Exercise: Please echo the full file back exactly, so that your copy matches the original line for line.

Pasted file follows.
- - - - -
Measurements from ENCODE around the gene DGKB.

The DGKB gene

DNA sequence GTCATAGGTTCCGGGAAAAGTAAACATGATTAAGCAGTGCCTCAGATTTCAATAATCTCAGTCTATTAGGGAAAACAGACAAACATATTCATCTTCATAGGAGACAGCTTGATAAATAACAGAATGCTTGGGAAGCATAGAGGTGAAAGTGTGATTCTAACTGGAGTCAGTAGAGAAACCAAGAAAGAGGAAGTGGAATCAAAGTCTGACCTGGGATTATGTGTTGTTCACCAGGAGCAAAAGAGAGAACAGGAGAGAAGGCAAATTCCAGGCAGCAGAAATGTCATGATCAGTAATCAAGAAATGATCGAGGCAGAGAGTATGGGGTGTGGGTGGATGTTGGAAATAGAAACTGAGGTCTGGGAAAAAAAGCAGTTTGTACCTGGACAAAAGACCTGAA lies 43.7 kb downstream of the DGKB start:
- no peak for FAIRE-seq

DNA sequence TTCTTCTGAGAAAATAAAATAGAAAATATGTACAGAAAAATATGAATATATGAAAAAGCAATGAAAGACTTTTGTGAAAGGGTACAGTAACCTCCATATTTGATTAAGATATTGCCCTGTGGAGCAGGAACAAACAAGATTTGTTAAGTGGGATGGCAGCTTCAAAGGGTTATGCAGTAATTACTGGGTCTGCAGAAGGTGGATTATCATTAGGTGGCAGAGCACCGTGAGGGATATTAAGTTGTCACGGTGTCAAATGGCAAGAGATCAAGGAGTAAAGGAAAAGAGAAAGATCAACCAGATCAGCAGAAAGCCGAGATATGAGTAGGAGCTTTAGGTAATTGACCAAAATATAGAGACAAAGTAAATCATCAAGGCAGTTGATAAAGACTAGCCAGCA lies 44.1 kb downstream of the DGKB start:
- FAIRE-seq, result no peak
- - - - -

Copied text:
Measurements from ENCODE around the gene DGKB.

The DGKB gene

DNA sequence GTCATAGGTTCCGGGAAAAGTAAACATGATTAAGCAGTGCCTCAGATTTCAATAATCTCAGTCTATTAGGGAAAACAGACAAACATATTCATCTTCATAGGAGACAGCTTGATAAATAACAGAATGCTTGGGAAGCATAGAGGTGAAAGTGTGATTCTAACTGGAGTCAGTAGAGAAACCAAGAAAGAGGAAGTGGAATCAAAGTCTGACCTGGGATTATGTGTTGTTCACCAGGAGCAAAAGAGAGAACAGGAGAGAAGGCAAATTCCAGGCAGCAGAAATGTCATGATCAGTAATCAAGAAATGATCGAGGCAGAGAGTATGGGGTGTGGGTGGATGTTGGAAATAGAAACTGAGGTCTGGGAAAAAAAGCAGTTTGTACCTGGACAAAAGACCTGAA lies 43.7 kb downstream of the DGKB start:
- no peak for FAIRE-seq

DNA sequence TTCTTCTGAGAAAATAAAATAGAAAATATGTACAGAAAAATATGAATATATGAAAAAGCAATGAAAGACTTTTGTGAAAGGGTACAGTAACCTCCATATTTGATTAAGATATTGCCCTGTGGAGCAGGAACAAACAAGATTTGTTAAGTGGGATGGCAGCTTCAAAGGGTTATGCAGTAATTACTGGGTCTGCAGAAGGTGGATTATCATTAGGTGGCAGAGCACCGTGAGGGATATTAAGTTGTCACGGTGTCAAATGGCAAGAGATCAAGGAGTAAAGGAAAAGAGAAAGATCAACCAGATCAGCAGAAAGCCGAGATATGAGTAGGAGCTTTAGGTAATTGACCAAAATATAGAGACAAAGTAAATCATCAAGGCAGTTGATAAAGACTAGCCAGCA lies 44.1 kb downstream of the DGKB start:
- FAIRE-seq, result no peak